BREMERTON, Wash. — Kitsap Humane says it is investigating after receiving multiple complaints that a local tattoo artist had tattooed his dog.
Q13 News reporter Jamie Tompkins spoke with the tattoo artist on Facebook. Q13 News isn’t naming him because he hasn’t been charged with a crime.
But he confirmed he tattooed his dog. He says he did it as a “theft deterrent” because his other dog was stolen.
The local tattoo artist said he did his research and pointed to a YouTube video of another dog being tattooed. He said he knows tattoos are painful for humans, but he believes dogs have different, less sensitive nerve endings.
"I would certainly disagree that they are not as sensitive or can't be as sensitive," said Dr. Jeff Dahl, who has practiced veterinary medicine in Mukilteo for nearly 30 years. "There's some places on a dog that can be much more sensitive, or equally as sensitive, as on people.
"I think there's some degree of cruelty again just because they can't consent and just because it's unnecessary. There's no reason to advocate doing it," Dahl said.
The vet says it's common for veterinary professionals to tattoo a dog or cat at a shelter, after the animal is spayed, to mark the incision and verify the procedure, but the animal is under anesthesia at the time.
Jacob Fleury, of Bremerton, said the tattoo artist in Kitsap County "posted about it on Facebook, he said it (his dog) was sedated. With what? You're not a doctor."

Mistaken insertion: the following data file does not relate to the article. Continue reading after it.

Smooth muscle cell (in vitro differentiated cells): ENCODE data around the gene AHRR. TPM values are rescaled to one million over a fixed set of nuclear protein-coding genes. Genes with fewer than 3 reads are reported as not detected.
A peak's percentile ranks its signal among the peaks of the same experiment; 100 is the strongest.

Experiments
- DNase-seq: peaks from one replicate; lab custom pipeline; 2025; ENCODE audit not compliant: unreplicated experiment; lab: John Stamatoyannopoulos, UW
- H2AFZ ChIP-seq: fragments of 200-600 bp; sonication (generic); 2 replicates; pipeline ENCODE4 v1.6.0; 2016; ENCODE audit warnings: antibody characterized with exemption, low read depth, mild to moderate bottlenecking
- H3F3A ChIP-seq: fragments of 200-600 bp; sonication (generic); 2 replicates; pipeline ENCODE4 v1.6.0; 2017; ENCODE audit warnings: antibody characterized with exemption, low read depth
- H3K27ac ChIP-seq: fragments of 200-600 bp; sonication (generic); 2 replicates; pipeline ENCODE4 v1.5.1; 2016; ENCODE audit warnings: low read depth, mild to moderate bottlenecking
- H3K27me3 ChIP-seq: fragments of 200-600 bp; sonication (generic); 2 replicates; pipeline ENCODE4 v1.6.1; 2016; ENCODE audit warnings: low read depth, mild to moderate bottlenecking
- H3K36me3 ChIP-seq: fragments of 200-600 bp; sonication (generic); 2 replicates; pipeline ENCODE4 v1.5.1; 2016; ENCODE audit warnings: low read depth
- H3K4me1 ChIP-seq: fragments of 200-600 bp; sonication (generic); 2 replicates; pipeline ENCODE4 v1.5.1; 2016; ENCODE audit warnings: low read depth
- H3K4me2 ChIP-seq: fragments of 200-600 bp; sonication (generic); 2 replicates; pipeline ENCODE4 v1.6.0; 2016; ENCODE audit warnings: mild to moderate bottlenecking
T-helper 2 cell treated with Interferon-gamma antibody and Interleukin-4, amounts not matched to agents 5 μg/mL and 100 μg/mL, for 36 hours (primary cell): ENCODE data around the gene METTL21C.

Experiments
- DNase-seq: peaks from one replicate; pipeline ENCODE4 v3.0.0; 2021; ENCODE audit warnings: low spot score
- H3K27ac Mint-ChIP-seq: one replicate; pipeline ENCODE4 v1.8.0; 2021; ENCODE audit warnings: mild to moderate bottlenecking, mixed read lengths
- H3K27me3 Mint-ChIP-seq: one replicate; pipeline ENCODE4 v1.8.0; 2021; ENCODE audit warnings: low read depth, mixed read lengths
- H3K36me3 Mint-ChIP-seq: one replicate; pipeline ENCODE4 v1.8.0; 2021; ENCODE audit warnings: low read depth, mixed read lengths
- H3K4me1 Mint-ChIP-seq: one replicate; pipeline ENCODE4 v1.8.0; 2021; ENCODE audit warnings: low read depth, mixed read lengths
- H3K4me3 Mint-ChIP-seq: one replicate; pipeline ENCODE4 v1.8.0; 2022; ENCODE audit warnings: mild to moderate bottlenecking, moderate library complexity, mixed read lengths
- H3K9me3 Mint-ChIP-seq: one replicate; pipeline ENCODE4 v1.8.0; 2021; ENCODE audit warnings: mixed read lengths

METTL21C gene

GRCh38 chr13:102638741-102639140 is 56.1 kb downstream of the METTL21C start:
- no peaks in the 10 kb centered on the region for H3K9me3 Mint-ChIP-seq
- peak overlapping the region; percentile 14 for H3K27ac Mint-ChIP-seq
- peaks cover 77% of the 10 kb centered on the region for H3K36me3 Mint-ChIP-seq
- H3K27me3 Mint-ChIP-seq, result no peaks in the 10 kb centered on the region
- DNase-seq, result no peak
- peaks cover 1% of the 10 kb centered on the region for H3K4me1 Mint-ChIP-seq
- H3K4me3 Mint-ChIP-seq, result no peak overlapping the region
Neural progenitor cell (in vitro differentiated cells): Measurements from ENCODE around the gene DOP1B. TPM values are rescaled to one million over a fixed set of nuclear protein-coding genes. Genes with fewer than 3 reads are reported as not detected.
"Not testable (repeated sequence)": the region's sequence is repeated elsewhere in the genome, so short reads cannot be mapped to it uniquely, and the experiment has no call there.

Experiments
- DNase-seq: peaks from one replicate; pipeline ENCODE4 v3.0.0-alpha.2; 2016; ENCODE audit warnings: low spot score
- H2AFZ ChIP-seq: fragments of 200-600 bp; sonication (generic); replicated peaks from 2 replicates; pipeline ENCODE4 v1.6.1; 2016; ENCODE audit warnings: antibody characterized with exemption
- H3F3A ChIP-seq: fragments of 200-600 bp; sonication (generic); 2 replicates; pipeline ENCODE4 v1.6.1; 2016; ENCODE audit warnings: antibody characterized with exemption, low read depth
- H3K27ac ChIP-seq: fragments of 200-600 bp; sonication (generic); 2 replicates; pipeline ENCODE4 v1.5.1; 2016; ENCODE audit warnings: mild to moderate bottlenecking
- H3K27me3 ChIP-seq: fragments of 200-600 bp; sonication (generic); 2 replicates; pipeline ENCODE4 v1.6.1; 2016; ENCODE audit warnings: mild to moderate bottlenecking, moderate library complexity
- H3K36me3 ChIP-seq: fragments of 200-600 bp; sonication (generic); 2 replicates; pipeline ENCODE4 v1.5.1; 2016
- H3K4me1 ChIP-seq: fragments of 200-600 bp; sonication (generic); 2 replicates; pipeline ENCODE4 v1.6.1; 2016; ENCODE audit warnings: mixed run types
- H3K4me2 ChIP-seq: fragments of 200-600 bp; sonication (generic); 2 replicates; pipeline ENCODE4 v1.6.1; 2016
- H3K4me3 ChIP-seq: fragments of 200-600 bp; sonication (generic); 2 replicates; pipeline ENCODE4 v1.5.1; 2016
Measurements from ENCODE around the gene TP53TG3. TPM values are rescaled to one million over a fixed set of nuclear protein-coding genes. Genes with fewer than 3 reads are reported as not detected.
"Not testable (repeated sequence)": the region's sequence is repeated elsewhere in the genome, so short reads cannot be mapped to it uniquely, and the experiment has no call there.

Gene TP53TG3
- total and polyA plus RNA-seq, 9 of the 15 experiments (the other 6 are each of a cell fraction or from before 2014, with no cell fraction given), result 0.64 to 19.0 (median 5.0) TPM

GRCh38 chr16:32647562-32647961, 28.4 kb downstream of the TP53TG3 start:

Dahl said there are "a lot of risks in doing that. I think it certainly would be an uncomfortable situation, there's potential for infection and other forms of trauma, and I would just have to advise against it."
Owners tattooing their pets may be a controversial topic, and it's not isolated to our region. In 2013 in North Carolina, a tattoo artist drew a lot of criticism after admitting he tattooed the bellies of his two dogs so they could be easily identified if they were lost.
The state of New York bans owners from inking their pets, after a Brooklyn tattoo artist had a picture of a heart and his name tattooed on his pit bull. But veterinarians in New York can put tattoo IDs on animals with proper training.
Dahl said there's a better way -- with a microchip embedded under the skin.
"It involves a quick injection under the skin over the back of the shoulders, same place that people used to see their pets get vaccinations, a little bit bigger needle, but it is very quick and it's a less sensitive area on the dog or cat," Dahl said.
Kitsap Humane says it is investigating to see if a crime has been committed. Animal cruelty is described as severe pain and suffering, and Kitsap Humane says it is working to see if pet tattooing falls into that category.